The bill that will allow for the holding of a referendum on the eighth amendment was passed unanimously at a special Cabinet meeting this morning.
Minister for Health Simon Harris plans to introduce the Referendum Bill into the Dáil this evening or Friday for debate. The date has not been announced, nor has the wording for the referendum itself. The intended referendum date is May 25. Today, Mr Harris stated it will be difficult to meet the May deadline.
The Referendum Commission will be established tomorrow. It was announced that Isobel Kennedy SC will chair the Referendum Commission.
A policy paper outlining what will be in place should the eighth amendment be repealed will be debated is an affirmative vote is passed in the referendum. Cabinet will likely commit to 12 weeks unrestricted abortion access and propose that a time period should be introduced between the request for a termination and the abortion pill being accessed, according to the Irish Times, that would be three days maximum. A dated prescription or requesting the woman return to the doctor in the days following the procedure are the options being examined.
After 12 weeks, two medical professionals will likely be asked to determine the risk to a woman’s life, health or mental health before a termination can be provided. The same will apply in the cases of fatal foetal abnormalities. Under these proposals, an appeals mechanism will be available to the woman in the event she is unsatisfied with the outcome.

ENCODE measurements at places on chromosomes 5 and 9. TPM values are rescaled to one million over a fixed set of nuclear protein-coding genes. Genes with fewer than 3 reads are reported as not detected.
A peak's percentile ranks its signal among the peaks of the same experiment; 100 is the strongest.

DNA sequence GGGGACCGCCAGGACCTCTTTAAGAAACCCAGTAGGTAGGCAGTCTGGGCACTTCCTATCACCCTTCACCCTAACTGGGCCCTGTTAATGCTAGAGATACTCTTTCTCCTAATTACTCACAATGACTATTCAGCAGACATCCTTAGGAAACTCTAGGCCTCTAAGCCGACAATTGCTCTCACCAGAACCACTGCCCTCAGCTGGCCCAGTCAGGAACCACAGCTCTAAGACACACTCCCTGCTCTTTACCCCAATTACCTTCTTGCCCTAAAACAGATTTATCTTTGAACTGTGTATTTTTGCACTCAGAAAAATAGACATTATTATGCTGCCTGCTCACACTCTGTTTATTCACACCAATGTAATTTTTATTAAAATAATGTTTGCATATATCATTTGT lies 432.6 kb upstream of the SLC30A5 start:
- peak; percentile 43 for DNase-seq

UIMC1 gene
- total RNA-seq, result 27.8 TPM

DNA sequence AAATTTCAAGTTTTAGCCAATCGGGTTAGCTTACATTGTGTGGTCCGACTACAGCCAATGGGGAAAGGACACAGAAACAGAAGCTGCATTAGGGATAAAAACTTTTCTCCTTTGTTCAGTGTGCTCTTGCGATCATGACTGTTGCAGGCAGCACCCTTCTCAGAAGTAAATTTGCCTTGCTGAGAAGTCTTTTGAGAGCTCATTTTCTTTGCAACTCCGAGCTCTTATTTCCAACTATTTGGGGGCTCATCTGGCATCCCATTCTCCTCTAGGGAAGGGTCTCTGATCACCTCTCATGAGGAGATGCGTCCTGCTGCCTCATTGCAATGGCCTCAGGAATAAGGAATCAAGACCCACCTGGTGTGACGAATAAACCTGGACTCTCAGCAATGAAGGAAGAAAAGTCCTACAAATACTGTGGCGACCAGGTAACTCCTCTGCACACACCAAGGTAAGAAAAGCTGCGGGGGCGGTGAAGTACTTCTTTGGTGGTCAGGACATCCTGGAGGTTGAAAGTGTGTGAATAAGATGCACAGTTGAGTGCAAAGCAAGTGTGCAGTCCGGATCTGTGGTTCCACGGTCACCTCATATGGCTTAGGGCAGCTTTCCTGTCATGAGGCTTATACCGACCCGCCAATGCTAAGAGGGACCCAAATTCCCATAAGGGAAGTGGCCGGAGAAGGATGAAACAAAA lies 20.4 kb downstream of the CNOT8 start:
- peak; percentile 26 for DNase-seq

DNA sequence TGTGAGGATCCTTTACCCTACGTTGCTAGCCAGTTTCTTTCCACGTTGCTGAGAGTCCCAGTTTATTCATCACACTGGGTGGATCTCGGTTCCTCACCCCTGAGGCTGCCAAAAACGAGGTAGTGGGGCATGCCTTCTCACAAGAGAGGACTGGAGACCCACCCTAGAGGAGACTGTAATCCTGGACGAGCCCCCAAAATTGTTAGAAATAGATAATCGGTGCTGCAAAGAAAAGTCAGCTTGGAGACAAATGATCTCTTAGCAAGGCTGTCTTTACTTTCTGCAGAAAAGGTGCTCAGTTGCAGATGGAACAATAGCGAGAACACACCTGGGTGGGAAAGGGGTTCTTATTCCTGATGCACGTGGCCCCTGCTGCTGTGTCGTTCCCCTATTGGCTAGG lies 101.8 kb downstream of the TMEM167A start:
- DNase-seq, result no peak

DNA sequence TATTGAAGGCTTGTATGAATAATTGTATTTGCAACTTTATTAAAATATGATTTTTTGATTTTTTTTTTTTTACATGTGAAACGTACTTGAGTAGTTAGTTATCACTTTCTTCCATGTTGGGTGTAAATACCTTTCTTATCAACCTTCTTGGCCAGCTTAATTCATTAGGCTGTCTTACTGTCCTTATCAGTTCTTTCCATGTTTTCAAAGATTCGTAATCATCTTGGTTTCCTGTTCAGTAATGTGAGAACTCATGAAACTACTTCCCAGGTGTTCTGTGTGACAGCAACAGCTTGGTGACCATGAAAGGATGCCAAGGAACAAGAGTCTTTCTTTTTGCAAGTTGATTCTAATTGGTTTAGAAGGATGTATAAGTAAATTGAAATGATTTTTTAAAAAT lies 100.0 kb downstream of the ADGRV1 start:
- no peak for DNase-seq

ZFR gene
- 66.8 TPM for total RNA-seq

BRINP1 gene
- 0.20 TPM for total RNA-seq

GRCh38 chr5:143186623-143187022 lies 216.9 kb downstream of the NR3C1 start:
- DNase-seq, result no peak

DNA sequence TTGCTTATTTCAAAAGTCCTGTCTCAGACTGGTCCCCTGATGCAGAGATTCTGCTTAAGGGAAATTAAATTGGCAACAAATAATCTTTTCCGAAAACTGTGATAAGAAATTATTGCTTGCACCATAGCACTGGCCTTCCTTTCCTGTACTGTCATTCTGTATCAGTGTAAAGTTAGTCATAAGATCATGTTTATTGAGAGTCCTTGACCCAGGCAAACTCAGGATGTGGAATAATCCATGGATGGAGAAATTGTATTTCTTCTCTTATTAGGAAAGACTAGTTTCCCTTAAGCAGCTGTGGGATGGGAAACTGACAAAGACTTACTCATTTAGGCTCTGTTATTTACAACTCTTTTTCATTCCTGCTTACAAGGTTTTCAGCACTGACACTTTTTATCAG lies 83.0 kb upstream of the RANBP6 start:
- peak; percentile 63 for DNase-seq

The approval of the bill follows a Supreme Court decision involving the rights of the unborn yesterday. The ruling related to a High Court judgement that the unborn have rights guaranteed in the constitution outside of the right to live. The Supreme Court has now overruled the findings, deciding that the unborn has no constitutional rights beyond the right to life.
This decision means there will to be no objection or delay to the referendum, which will still go ahead in late May. Explaining the ruling, barrister Paul Anthony McDermott told RTÉ’s Morning Ireland: “What the Supreme Court has said in a nutshell is that other than the right to life, all your constitutional rights start at birth.”
A policy paper is also being discussed today, outlining the legislative parameters of what will replace the eighth Amendment in the event that the public votes in favour of a repeal in May.
Speaking outside Leinster House, Harris said it was appropriate that this decision was taken on International Women’s Day, and that he would campaign enthusiastically in favour of repealing the eighth amendment. He was joined by four ministers – Minister for Justice Charlie Flanagan, Minister for Employment Affairs and Social Protection Regina Doherty, Minister for Culture, Heritage and the Gaeltacht Josepha Madigan and Minister for Education and Skills Richard Bruton – who echoed the sentiment.
Sinn Féin is unlikely to hold an Ardfheis to update its abortion policy before the eighth amendment referendum is held.